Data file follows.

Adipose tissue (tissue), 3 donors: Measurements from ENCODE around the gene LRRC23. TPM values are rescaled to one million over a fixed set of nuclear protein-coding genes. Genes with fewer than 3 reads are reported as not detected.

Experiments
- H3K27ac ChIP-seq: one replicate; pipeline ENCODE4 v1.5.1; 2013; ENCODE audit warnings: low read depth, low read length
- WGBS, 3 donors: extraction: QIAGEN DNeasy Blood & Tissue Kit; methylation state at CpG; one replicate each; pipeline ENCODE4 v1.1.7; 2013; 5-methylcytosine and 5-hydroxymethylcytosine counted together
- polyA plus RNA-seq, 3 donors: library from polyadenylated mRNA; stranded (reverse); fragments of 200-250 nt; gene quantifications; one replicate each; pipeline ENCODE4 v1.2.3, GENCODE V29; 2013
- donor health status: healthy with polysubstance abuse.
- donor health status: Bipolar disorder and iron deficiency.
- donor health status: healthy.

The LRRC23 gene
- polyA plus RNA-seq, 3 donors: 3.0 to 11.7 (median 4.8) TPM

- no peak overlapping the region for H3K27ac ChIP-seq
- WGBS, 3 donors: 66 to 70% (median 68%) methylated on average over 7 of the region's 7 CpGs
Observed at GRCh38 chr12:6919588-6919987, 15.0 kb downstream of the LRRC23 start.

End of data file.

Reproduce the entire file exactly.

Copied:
Adipose tissue (tissue), 3 donors: Measurements from ENCODE around the gene LRRC23. TPM values are rescaled to one million over a fixed set of nuclear protein-coding genes. Genes with fewer than 3 reads are reported as not detected.

Experiments
- H3K27ac ChIP-seq: one replicate; pipeline ENCODE4 v1.5.1; 2013; ENCODE audit warnings: low read depth, low read length
- WGBS, 3 donors: extraction: QIAGEN DNeasy Blood & Tissue Kit; methylation state at CpG; one replicate each; pipeline ENCODE4 v1.1.7; 2013; 5-methylcytosine and 5-hydroxymethylcytosine counted together
- polyA plus RNA-seq, 3 donors: library from polyadenylated mRNA; stranded (reverse); fragments of 200-250 nt; gene quantifications; one replicate each; pipeline ENCODE4 v1.2.3, GENCODE V29; 2013
- donor health status: healthy with polysubstance abuse.
- donor health status: Bipolar disorder and iron deficiency.
- donor health status: healthy.

The LRRC23 gene
- polyA plus RNA-seq, 3 donors: 3.0 to 11.7 (median 4.8) TPM

- no peak overlapping the region for H3K27ac ChIP-seq
- WGBS, 3 donors: 66 to 70% (median 68%) methylated on average over 7 of the region's 7 CpGs
Observed at GRCh38 chr12:6919588-6919987, 15.0 kb downstream of the LRRC23 start.